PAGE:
Posted 04.20.2015 | by AMRA

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Multiple Sclerosis (MS) is an autoimmune disease that damages the integrity of nerve cells in the brain and spinal cord resulting in a variety of sensory and motor deficits and often leading to mobility impairment, pain, and fatigue. MS patients frequently suffer from depression and anxiety, and there is some evidence that stress may play a role in precipitating tissue damage. MS can manifest as either a relapsing and remitting disease with symptoms that wax and wane, or as a progressive disease with a degenerative course.

Bogosian et al. [Multiple Sclerosis Journal] completed a pilot study of the effectiveness of a mindfulness-based intervention (MBI) for reducing distress in patients with progressive MS. The intervention, adapted from Mindfulness-Based Cognitive Therapy (MBCT) and tailored to the specific needs of MS patients, was delivered via eight teleconferenced one-hour group sessions. Meditations were kept brief (10-20 minutes) and the mindful movement component was eliminated.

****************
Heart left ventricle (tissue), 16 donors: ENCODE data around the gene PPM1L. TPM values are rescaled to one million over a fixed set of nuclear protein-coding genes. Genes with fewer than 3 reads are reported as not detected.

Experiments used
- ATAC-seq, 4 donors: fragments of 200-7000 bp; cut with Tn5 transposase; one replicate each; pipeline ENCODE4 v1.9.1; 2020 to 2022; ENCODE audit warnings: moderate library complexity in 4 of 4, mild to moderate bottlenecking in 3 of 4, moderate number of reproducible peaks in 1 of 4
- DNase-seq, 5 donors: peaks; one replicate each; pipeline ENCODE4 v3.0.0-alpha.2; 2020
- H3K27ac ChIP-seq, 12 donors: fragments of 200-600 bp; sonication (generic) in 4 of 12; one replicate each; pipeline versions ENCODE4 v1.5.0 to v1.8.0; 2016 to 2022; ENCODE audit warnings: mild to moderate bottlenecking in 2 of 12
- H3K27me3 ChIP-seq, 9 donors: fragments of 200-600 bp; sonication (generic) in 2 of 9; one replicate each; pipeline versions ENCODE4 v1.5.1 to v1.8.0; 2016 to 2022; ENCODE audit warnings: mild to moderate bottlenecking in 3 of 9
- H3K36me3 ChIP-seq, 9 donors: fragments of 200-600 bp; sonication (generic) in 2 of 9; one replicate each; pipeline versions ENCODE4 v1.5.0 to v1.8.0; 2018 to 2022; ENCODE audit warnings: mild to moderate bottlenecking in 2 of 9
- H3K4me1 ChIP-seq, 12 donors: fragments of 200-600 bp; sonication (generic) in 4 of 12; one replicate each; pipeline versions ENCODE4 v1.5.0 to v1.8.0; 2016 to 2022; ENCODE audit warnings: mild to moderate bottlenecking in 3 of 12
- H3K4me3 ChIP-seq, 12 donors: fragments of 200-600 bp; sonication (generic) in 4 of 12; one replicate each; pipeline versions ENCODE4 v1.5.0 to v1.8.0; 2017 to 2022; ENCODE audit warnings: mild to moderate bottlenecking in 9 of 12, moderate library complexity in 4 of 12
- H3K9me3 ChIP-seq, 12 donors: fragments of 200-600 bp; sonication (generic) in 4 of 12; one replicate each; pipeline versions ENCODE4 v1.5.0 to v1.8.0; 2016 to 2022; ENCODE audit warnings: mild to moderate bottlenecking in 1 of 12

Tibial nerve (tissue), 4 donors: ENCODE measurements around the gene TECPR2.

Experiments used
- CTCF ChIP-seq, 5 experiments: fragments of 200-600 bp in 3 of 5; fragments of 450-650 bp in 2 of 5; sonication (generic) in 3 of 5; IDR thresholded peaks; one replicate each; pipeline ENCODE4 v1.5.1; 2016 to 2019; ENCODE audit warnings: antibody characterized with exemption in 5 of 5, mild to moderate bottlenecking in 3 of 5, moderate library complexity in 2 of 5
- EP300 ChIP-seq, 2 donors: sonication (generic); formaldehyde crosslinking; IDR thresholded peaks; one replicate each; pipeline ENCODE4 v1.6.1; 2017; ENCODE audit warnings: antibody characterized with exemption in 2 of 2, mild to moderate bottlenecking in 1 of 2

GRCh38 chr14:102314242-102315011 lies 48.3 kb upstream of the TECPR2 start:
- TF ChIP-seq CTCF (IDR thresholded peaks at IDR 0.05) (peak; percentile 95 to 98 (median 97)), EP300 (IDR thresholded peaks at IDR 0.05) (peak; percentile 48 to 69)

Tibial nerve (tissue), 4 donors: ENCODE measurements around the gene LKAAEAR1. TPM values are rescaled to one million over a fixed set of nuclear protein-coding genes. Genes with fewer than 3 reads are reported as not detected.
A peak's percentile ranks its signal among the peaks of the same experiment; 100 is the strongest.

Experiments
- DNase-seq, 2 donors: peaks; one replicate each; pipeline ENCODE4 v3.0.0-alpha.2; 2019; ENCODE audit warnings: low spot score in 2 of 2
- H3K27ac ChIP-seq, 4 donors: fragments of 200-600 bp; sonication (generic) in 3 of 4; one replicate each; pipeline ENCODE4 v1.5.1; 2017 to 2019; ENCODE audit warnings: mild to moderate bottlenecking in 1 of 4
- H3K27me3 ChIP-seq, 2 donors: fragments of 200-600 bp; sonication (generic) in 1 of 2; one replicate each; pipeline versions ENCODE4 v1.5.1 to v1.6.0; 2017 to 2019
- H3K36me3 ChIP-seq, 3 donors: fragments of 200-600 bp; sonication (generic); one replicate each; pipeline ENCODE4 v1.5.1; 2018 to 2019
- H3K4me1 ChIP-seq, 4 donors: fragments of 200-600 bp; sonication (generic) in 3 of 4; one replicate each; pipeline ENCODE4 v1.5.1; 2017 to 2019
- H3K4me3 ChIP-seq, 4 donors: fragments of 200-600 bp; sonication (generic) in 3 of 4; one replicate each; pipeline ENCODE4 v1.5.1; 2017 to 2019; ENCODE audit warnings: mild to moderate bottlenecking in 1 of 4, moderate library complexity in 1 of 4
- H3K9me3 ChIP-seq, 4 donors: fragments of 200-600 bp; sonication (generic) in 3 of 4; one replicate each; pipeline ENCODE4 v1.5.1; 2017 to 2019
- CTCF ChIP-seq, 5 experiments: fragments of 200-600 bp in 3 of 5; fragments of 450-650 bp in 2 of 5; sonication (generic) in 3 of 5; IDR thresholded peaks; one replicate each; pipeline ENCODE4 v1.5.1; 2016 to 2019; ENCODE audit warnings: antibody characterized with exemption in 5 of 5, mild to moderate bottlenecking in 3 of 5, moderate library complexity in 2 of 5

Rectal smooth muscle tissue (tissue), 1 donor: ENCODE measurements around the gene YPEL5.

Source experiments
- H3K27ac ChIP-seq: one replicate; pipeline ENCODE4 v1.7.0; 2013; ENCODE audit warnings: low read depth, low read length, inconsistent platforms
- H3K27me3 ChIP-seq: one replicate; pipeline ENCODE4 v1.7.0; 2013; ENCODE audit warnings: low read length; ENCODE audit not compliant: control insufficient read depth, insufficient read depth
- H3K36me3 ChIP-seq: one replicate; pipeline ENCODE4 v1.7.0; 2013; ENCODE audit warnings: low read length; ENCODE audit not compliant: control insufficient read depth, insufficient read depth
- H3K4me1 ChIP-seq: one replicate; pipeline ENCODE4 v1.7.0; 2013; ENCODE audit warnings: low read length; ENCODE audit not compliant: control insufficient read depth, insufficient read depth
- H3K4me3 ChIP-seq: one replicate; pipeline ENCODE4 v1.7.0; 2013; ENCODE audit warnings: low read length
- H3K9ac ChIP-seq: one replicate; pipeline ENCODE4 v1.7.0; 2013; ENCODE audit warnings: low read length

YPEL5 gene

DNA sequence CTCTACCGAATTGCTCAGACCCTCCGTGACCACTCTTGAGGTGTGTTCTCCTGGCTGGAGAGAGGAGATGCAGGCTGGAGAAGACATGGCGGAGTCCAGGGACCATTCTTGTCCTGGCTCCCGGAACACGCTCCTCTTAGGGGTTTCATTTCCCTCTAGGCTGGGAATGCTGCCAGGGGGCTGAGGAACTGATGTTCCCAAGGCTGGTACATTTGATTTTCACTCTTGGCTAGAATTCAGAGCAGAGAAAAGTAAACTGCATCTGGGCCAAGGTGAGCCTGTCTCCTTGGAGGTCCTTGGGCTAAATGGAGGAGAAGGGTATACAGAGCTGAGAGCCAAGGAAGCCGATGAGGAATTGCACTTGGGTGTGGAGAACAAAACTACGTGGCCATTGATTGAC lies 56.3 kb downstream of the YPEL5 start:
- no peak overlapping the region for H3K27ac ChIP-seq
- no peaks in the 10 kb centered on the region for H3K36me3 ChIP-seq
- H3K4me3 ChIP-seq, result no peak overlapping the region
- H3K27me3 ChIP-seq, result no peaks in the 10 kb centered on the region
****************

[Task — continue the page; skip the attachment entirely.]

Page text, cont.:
Forty British patients with progressive MS were randomly assigned to either the MBI or a waitlist control. They completed a variety of self-report measures at baseline, immediate post-intervention, and three-month follow-up. The cohort was 90% Caucasian and 55% female (average age = 53 years).

The MBI participants reported significantly lower rates of distress at immediate post-intervention (moderate effect size) and three-month follow-up (large effect size) compared to the waitlist controls. They also reported significantly greater reductions in depression and the psychological impact of their MS (moderate to large effect sizes) at both assessment points. Anxiety was significantly lower (moderate effect size) at three month follow-up, but not at post-intervention.

Group differences in physical symptoms (e.g., pain and fatigue) tended to be non-significant except for pain at three-months (less for MBI participants, moderate effect size) and the physical impact of MS (less for MBI participants, small effect size) at post-intervention. The cumulative cost of care was lower for MBI participants as compared to controls by an average of $3,400 USD, but the difference was not statistically significant.

The pilot study demonstrated the ability of a teleconference-delivered MBI to reduce mental distress in progressive MS patients. MBIs may be a cost effective way of reducing the cumulative consumption of health care services. The study was limited by its lack of both an active control group and a measure to quantify changes in mindfulness.

Reference:

Bogosian, A., Chadwick, P., Windgassen, S., Norton, S., McCrone, P., Mosweu, I., . . . Moss-Morris, R. (2015). Distress improves after mindfulness training for progressive MS: A pilot randomised trial. Multiple Sclerosis.

[Link to abstract]